What I appreciated most is that Hancock is not trying to tell everyone to apply Eleanor's advice, and she grapples constantly with being "ready" to face her fears, taking her last sleeping pill when she is forced to by the mountain climb. She isn't overly self-deprecating, but does bare her fears in a way that makes it almost impossible not to like her as a narrator--or look inward at one's own fears. She also shines a bit of light on some of the major accomplishments of Eleanor Roosevelt, and while the two are from very different times, the effect Eleanor has on the author is clear in her references and devotion to living according to her spirit. This memoir never feels predetermined, and Hancock's insights into her accomplishments are as worthy of attention as her feats themselves, especially relating to Kiliminjaro. She shows an empathy and compassion that extends to her friends and those she meets (including the dead) as well as to herself.
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24 of 29 people found the following review helpful
2.0 out of 5 stars More of a gimmick, June 7, 2013
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If this is the first type of these books you've read than it's a nice intro to the gimmick. The writing is breeze-y. There are some good laughs.

However, most of it is ... either hard to relate to or hard to believe... (the author is a shut-in with only four close friends that she stays in social contact with other than her boyfriend, which... not a shut-in. The author was laid off and her world view was shook up? Except she was supporting an expensive sleeping pill, NYC apartment and therapy habit? Climbing Mt. Kilimanjaro was about overcoming a fear and not about 'seems like a good idea and more interesting to write about and how am I going to get this book advance to pay for itself?' This book is written like a woman who got an advance and had a fun year. It doesn't feel like she's overcome much if you skip over the therapy sessions.
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9 of 10 people found the following review helpful
5.0 out of 5 stars Fantastic read, June 24, 2011
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I received a copy of the book (first time using Amazon Prime free trial!) and I honestly read it in 24 hours, helped by a terrible delay coming from Chicago. Many of the challenges and issues that are addressed in this book are relevant to my life even as a man coming in very different circumstances. A few years ago ther3 was a gold rush of questionable "Quarter Life Crisis books," but this book is much more about facing questions about your confidence and in turn your career and your relationships. Perhaps we will see a new wave of becoming a 30 something. . . ADULT (that dreaded word which these days even at 30 we run away from).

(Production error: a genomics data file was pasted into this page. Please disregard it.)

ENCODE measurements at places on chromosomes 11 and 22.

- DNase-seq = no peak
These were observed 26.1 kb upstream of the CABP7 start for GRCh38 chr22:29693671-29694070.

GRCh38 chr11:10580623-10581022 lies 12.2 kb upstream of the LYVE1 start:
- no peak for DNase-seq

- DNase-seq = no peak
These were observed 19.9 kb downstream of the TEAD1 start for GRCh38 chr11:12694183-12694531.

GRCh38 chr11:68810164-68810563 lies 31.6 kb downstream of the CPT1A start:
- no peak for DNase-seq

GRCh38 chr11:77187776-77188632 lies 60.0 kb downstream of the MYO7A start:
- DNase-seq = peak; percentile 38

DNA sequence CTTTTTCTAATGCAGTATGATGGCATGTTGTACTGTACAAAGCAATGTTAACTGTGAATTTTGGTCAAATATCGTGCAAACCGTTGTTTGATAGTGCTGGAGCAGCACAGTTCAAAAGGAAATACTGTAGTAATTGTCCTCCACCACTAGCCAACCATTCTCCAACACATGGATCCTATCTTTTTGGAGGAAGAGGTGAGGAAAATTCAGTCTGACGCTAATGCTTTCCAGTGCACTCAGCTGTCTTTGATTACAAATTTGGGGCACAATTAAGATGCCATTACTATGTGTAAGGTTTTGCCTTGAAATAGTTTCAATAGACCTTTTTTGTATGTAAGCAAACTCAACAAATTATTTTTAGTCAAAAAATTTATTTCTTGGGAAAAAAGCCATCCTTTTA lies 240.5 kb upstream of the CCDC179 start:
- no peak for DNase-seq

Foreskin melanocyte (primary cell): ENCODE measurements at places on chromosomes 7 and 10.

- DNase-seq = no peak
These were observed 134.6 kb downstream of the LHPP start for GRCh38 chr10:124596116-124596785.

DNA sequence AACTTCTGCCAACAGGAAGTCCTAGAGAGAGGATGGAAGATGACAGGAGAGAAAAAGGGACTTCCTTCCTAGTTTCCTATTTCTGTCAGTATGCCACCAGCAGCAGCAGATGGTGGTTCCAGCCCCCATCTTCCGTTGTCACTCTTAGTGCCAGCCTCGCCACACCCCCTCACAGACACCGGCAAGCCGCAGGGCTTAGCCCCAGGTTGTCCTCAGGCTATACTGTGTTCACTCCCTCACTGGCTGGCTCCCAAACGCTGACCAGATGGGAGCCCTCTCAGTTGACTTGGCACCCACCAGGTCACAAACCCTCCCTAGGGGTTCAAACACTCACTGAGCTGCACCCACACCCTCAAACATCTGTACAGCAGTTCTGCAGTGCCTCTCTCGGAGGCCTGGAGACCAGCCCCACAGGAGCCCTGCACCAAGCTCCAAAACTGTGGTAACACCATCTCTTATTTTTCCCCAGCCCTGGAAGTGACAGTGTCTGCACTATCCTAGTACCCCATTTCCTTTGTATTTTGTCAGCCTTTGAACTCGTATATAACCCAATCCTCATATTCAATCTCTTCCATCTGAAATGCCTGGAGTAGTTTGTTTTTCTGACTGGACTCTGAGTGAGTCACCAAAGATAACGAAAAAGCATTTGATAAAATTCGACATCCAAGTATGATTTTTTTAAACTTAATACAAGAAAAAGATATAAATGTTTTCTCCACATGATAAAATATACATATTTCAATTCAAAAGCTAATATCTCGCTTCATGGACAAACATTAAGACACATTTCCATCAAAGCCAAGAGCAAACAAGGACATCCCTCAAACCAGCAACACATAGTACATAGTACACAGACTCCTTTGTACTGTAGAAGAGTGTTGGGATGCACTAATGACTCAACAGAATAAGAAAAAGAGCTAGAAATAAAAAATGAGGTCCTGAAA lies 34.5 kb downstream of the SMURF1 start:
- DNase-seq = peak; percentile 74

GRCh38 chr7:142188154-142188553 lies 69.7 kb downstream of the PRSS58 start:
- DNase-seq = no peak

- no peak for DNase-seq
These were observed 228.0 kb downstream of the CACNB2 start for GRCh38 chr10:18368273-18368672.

I think her humorous, but honest approach to each of the fears is really an inspiration. To me, this book is particularly relevant for anyone looking to make positive and even monumental change in one's life. Perhaps it should be all of us... On a totally different note, her stand up comedy routine made me cry, i laughed so hard. Anyways, the point of this ramble is that I really like the book.
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6 of 6 people found the following review helpful
3.0 out of 5 stars Want to read Eleanor, September 13, 2013
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Eleanor encouraged author to do "one scary thing per day." Dragged in parts - too many details. Made we want to read Eleanor's books.
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5 of 5 people found the following review helpful
5.0 out of 5 stars Terrific Read, August 22, 2011
Didn't expect to like this book, but Noelle's engaging writing style and honest and unfussy way of revealing herself won me over. She's told a captivating tale of self-discovery, more interested in taking the reader along for the ride instead of preaching or trying to impress. Her skillful weaving of Eleanor Roosevelt's own profiles in courage is icing on the cake.

What I liked most was discovering fairly late in the book that her biggest fear didn't involve anything at the top of her list: sharks, skydiving or performing stand-up.

Don't let the author's GenX membership put you off, this book is a good read. You're sure to come away entertained and uplifted.
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4 of 4 people found the following review helpful
5.0 out of 5 stars This book should be required reading for EVERYONE!, December 17, 2013
By 
Nona G. Hill (Minneapolis, MN United States) - See all my reviews
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I enjoyed every moment of this book. It is true. It is real. It is inspiring, helpful and comforting all at once. Ms Hancock has shared her journey to our amazement and for our benefit. I have learned more about life itself and the life of Eleanor Roosevelt-both laudable and rewarding endeavors. This book is a rare and precious gift that I will reread and share with others as often as possible. It would make a perfect gift for so many occasions-graduations and weddings come to mind, but the stuff of life is here so that anyone who takes the time to read it will benefit. I have started out with the serious side of the book but there is MORE! It is FUNNY! You will laugh out loud and read aloud to anyone within earshot. It is life itself-you laugh and you sing and you cry. Brava Ms Hancock. Live long and prosper.
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4 of 4 people found the following review helpful
5.0 out of 5 stars Great advice, fun & inspiring!, July 19, 2011
By 
Bianca (Seattle,Wa) - See all my reviews
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I first learned of this book when they interviewed Noelle on the Today show. I found a preview of the book online and was hooked right away! It is a fun and pleasant read, full of witty lines and awesome experiences. Noelle does a great job of telling you about her experiences but never bragging. It was such a great motivator for me that whenever I was feeling down, I would read her book and be instantly motivated again :) I am honestly more willing to take chances and face a few of my fears thanks to her. I absolutely loved her book and would recommend to anyone. Give it a chance! You will be pleasantly surprised.
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My Year with Eleanor: A Memoir
My Year with Eleanor: A Memoir by Noelle Hancock (Paperback - June 5, 2012)